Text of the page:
-By Terry Melia-
Set in the contemporary spa city of Bath Heaven’s Invention is an intimate story weaved between the hopes and aspirations of three central male characters, and their jealous desires for respective female partners:
– Twenty-something Narrator (we don’t know his name), an aspiring artist who sells his art work to Dave Marsh
– Twenty-something Simpson, a roving free-spirited cod philosopher whose partner is lusted after by Dave Marsh
– Dave Marsh, landlord and sometime friend of Narrator, a boorish, divorced, right-wing councillor, businessman and women-chaser
The opening paragraph in first person narration is very well written and draws the reader into a world that suggests darkness and corruption hidden behind a thin veneer:
Spiders move with the light. They are confused by shadows. If they move at night it is when light can guide them. Perhaps a candle burns, or there is a moon, or the streetlamps are bright. Spiders are very sensitive to sound. They hear much that they cannot see…
However, within a few lines, this jarring sentence hits you:
When it is dark, when something takes place that is the dark.
For the life of me, I’ve no idea what this means. A few lines later, the first of the far too many typos (in the form of missing words) throughout the novella jars even more. Referring to Dave Marsh’s wife walking out on him as he lay asleep on his couch: ”Such an odd thing to do,’ was all he could find say.’
The dialogue is poorly written with little or no identifiable trait to distinguish between characters’ voices. Words are constantly repeated even within the same sentence, laced with an almost Star Wars, Yoda-like style:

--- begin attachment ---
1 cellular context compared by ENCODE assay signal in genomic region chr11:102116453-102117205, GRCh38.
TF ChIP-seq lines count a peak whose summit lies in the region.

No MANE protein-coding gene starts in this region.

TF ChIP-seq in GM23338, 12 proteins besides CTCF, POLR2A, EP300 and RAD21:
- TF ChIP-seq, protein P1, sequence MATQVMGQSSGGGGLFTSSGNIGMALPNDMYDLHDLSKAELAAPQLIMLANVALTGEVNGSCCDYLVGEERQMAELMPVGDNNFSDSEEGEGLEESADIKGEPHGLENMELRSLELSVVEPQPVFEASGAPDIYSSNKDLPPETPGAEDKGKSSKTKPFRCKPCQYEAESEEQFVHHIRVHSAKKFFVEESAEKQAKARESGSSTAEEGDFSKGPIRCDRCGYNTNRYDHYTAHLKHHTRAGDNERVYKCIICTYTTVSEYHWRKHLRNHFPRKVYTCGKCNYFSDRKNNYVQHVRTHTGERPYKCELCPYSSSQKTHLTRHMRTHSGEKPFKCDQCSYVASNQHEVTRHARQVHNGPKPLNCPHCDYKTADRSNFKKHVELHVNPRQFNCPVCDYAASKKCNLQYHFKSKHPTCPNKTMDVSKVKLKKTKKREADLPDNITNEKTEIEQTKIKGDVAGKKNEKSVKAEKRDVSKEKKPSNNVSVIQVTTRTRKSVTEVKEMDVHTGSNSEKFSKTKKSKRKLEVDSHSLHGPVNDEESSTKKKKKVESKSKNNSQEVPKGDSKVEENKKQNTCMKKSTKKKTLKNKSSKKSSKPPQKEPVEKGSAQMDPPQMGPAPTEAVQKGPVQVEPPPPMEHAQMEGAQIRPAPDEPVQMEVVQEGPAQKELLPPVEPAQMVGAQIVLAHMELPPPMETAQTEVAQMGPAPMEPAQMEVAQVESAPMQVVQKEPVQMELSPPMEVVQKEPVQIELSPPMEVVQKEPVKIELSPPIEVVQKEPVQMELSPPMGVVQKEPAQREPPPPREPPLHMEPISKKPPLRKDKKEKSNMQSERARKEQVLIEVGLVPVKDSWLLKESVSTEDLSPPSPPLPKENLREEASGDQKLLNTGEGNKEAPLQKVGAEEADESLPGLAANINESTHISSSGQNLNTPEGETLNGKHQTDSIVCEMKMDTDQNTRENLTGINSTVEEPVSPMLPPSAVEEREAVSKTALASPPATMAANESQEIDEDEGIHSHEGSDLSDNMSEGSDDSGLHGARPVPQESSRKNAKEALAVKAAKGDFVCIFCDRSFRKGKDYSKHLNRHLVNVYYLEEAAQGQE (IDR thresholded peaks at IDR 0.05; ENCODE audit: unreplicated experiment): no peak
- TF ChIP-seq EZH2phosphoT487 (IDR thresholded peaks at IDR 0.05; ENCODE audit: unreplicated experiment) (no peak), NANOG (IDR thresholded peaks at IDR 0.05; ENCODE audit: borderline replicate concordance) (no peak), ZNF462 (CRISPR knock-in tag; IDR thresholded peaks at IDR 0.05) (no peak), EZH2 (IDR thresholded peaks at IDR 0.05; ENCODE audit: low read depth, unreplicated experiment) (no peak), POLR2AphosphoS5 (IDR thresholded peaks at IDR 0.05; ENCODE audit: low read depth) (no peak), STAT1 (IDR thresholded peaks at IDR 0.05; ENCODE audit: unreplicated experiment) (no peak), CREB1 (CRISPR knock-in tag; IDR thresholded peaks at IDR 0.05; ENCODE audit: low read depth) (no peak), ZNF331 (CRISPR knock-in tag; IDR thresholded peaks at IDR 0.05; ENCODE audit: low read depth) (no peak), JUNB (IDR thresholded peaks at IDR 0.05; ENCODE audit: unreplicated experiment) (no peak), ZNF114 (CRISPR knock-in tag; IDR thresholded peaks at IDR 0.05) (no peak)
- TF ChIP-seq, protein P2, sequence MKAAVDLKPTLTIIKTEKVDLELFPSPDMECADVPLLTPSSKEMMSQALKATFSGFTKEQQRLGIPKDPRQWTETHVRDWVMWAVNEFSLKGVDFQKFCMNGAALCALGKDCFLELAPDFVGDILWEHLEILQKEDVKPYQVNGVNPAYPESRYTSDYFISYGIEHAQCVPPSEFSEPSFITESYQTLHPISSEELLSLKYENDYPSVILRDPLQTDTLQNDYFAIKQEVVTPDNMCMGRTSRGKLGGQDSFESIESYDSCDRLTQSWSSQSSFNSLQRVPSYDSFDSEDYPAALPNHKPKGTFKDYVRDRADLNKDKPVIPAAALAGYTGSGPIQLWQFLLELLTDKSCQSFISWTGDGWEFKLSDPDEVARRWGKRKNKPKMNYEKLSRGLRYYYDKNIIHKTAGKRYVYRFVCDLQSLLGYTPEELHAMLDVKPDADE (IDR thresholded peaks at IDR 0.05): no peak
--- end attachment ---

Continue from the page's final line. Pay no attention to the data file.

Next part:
Caroline poured a generous measure of scotch for Marsh, for we had our measure of the man. It was a question of giving him drink, allowing him to make his speech, then to ask him questions of the matters concerning us…
Although mostly adhering to first person syntax, the narrator is allowed to head-hop between characters’ thoughts:
It had been a mistake to revisit the past, a mistake we both had made. Surely we must have guessed that it was going to end in anger or recriminations? There was so much history neither of us wanted to remember, but which neither of us could forget.
It was a chill that Marsh feared. There was some bad news coming. How bad he couldn’t judge so soon. He needed to hear more, although he had no wish to hear more.
‘Dave, I have something to tell you. I don’t know how to put this.’
‘Has something happened? Tell me what’s happened? Have you seen her? Have you spoken to Evangelina?’
Despite the above comments, I did enjoy this small scale tale of jealousy and corruption but would hesitate to recommend it prior to a thorough professional edit. Geoffrey Heptonstall clearly has a writing talent but I’m not sure if a fresh pair of eyes has gone over the novella since he proverbially typed ‘The End’.
After reading, I spent a short time digging up background information on the author. I found an excellent article penned by the author himself on the LITRO website which provides background and some context for his thoughts and motivations for writing Heaven’s Invention. A footnote displays an impressive literary CV of creative work including poetry, theatre and review writings. The novella’s Amazon page lists an even more impressive pedigree:
Geoffrey has written regularly for the prestigious London Magazine for several years. Recent projects include commissions from UNESCO City of Literature and the Festival of Firsts. Geoffrey has taught Writing at Anglia Ruskin University and the Open College of the Arts…
In the Litro article, Heptonstall mentions an ‘…undertone of anxiety which gives the narrative its edge’. With the help of a good editor, I’m certain the writing would indeed be edgier, sharper and a lot more enjoyable to read.